Gut transit measurements

Gastric emptying  In most of the patients measurement of the emptying of radiopaque markers (ROMs) was used to measure gastric emptying.17 Twenty ROMs were given with the test meal. The mean gastric retention at fluoroscopy 4, 5, and 6 h after the meal was calculated. Upper reference levels were: for men 25% and for women 65%.18 Gastric emptying was also measured by a standardized Swedish scintigraphic method in some patients. Imaging of gastric retention with a gamma camera was performed for 2 h after ingestion of a 400 Kcal omelette meal with technetium-99. With this method upper reference values for retention at 120 min are: for postmenopausal women 54%, premenopausal women 65% and men 50%.19

Small bowel and colonic transit  Small bowel transit and colon transit were evaluated by fluoroscopy and calculation of the transit of ROMs in the small bowel and the colon according to the standard procedure at our motility lab.20 In the two initial patients abnormally delayed small bowel transit and dilated bowel loops were diagnosed by barium follow through only.

Assessment of small intestine bacteria

Small bowel cultures were taken when manometry was performed by aspiration from the jejunum through the central lumen of the catheter as described previously.21 In the two initial patients a hydrogen breath-test was performed as well.22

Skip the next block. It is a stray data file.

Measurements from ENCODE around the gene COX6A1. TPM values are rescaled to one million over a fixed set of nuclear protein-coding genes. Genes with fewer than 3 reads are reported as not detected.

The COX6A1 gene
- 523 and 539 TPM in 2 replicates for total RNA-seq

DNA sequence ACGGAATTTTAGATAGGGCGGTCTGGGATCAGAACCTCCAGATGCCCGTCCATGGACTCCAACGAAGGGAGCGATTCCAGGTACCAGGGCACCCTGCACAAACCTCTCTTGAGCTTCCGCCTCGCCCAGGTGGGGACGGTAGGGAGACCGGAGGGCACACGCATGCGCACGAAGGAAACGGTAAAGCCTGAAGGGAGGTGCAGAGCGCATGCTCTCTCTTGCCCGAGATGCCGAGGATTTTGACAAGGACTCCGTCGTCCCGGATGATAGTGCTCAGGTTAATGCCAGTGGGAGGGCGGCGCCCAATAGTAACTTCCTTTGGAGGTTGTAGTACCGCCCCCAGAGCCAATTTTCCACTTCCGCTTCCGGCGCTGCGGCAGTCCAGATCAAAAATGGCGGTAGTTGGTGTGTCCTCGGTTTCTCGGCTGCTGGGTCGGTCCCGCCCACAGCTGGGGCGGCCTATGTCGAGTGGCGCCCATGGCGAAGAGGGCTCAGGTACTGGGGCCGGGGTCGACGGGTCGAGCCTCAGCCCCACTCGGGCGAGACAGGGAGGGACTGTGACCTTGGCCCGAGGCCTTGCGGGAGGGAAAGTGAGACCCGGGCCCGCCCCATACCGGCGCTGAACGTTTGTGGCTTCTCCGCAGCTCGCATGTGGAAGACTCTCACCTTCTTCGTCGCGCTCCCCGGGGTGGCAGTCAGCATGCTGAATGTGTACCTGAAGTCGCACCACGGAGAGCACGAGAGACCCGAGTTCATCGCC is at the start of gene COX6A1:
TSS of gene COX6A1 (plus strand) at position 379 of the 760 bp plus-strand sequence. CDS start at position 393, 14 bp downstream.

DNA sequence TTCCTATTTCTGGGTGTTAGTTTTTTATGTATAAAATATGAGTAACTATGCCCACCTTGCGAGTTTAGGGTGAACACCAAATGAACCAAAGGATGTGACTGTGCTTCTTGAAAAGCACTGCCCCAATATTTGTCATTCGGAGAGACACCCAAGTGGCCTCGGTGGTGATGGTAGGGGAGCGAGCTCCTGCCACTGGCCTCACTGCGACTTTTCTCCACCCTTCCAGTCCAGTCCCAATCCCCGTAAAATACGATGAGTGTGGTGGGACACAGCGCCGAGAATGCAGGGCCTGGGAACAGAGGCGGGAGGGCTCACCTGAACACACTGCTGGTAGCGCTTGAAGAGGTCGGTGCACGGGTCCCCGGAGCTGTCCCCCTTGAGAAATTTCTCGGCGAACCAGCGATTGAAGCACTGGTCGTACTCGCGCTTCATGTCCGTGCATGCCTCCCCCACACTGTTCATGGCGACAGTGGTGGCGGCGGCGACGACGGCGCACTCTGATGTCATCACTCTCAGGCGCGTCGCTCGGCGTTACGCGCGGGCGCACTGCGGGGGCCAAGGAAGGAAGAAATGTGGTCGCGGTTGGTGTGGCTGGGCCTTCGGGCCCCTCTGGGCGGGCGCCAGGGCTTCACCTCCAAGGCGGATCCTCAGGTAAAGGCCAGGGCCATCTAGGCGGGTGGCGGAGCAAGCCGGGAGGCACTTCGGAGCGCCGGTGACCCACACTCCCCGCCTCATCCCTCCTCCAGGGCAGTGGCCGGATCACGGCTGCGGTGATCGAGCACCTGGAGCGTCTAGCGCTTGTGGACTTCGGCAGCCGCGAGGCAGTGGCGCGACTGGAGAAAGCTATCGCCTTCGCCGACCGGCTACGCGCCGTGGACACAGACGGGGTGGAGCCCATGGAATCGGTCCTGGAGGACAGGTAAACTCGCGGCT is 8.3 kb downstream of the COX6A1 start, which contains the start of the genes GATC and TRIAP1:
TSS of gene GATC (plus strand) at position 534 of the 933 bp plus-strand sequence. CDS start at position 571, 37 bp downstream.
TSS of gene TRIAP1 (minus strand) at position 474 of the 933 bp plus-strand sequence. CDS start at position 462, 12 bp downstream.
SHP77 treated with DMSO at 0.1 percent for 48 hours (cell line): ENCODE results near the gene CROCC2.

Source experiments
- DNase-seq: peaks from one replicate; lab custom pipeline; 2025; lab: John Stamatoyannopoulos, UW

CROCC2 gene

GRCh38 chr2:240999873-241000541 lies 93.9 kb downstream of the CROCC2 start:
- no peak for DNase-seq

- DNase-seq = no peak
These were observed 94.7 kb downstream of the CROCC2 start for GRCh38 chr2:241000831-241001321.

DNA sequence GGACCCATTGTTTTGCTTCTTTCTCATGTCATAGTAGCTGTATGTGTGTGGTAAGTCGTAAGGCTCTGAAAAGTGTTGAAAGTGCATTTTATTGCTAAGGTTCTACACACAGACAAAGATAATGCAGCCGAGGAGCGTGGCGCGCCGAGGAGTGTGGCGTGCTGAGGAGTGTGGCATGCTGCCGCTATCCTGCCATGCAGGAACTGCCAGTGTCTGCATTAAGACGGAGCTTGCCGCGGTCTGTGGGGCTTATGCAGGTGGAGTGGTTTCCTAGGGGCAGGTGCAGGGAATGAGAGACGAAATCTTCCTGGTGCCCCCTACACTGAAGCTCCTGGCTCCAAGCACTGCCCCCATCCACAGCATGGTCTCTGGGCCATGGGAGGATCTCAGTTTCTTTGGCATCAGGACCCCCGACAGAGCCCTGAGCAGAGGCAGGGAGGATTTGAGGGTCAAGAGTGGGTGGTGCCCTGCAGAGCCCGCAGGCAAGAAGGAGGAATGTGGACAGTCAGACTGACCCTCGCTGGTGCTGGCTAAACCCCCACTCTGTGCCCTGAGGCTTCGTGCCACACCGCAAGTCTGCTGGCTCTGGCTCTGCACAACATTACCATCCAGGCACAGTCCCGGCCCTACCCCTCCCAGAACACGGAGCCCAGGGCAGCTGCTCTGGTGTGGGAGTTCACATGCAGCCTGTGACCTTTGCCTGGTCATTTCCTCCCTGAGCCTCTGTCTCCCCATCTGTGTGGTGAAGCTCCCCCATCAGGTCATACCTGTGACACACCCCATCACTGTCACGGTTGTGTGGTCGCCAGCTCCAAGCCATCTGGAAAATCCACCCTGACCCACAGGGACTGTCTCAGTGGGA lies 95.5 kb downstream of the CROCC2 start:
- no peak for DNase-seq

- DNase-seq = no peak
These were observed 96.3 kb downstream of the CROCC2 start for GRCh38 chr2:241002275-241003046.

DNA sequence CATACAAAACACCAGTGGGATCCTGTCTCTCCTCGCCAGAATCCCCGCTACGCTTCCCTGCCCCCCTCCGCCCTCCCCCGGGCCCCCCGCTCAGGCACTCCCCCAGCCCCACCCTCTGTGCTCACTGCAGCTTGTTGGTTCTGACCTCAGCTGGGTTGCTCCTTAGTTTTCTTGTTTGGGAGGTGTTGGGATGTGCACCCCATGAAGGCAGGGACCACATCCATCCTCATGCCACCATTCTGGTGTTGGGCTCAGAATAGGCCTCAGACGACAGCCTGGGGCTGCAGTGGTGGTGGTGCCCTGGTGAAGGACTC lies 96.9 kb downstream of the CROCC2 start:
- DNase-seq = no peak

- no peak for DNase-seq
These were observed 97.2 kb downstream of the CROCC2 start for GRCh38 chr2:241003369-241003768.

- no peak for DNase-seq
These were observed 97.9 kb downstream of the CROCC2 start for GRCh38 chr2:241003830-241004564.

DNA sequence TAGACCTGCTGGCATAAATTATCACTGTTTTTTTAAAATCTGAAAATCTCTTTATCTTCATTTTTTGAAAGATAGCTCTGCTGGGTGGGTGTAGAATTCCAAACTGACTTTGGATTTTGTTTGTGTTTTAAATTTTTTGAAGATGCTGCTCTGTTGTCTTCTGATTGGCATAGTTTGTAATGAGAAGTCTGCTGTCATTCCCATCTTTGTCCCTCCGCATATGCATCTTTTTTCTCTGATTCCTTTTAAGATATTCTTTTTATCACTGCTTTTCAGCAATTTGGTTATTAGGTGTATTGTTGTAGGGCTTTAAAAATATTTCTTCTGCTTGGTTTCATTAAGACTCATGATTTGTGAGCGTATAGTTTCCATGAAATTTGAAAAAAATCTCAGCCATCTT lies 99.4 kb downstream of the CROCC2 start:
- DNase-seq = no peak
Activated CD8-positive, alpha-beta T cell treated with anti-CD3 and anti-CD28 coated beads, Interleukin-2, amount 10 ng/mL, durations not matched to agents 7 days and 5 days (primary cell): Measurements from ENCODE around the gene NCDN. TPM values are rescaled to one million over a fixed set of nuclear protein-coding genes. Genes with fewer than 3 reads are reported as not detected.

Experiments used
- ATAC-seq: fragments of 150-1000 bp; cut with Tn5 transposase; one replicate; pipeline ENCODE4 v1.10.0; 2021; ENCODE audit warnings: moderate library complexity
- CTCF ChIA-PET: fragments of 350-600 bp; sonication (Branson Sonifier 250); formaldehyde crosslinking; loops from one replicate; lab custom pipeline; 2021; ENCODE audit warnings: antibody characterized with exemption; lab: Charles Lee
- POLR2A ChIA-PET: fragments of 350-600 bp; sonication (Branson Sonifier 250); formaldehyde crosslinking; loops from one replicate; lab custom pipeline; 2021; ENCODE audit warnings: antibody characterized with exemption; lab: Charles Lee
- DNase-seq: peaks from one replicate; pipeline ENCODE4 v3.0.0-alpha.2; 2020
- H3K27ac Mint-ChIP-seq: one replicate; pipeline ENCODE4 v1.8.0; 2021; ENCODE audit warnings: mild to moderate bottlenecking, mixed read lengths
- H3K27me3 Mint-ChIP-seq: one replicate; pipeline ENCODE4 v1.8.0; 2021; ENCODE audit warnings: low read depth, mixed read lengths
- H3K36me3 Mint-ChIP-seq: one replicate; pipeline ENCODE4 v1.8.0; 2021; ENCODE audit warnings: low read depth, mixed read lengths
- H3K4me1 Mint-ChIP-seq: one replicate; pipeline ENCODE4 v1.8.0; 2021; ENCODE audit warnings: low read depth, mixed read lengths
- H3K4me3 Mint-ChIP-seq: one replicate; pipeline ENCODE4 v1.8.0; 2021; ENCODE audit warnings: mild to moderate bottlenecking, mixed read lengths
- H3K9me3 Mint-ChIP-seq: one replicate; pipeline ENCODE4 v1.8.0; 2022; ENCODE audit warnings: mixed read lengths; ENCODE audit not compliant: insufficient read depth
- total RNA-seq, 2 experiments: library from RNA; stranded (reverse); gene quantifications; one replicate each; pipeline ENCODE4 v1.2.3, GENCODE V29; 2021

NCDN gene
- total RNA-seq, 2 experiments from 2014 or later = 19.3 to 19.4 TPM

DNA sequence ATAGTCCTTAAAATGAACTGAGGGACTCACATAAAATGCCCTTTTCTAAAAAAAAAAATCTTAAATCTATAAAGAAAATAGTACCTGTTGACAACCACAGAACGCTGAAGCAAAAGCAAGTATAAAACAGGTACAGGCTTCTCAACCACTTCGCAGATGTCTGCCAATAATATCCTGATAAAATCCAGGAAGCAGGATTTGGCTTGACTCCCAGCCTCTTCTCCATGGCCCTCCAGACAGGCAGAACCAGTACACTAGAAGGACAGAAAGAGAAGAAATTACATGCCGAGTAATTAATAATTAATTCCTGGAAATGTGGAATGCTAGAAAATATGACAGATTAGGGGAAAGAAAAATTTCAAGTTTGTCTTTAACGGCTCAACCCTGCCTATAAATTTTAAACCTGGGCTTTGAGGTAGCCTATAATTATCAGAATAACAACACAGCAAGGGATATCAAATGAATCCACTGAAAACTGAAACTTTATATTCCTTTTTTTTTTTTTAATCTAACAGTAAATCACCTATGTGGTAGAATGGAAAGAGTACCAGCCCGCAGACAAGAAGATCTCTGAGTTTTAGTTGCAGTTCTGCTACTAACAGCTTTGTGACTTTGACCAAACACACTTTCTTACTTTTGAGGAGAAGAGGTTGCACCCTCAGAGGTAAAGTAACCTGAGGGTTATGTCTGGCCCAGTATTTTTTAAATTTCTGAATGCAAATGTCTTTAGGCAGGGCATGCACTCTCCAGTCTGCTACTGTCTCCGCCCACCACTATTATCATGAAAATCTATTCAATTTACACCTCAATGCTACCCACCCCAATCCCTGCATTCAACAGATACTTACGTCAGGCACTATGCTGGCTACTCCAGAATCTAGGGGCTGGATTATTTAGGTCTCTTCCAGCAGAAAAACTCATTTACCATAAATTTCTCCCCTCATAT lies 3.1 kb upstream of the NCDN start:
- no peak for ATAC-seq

Histopathology

All three specimens (right sided hemicolectomy from patient IV:2, full-thickness jejunal biopsy from patient III:11, and rectosigmoid resection from patient III:14 had been fixed in 4% neutral formalin overnight and embedded in paraffin. The hematoxylin and eosin (H&E)-stained sections had been examined by pathologists at the primary hospitals. The primary diagnoses were ‘degenerative changes and reduction of ganglionic cells in Auerbach’s plexus’ (IV:2), visceral inflammatory neuropathy (III:11), and diverticulosis (III:14). The strong similarities in clinical presentation and in laboratory findings of the affected patients from the two families motivated a re-examination of the original histological material by a pathologist with special interest in GI neuromuscular pathology (author BV).

Newly prepared, 4 μm thick sections from the original paraffin blocks were stained according to the special CIP-protocol with both conventional special stainings (H&E, PAS, PAS-diastase, Giemsa, cresylviolett, and Masson trichrome) and immunohistochemistry (α- and γ-actin, desmin, vimentin, CD3, CD34, CD117, PGP9.5, α-internexin, neurofilament, substance P (SP), vasoactive intestinal protein (VIP), synaptophysin, and bcl-2). The details of these stainings have been described in detail earlier.23 As negative controls the antibodies were replaced by serum. Positive control sections were always stained together with the target tissue. As controls for the quantitation of SP+ and VIP+ neurons 10 cases of small bowel resections due to non-obstructing carcinoma were used from macro- and microscopically normal parts of the specimens at least 10 cm from the tumor.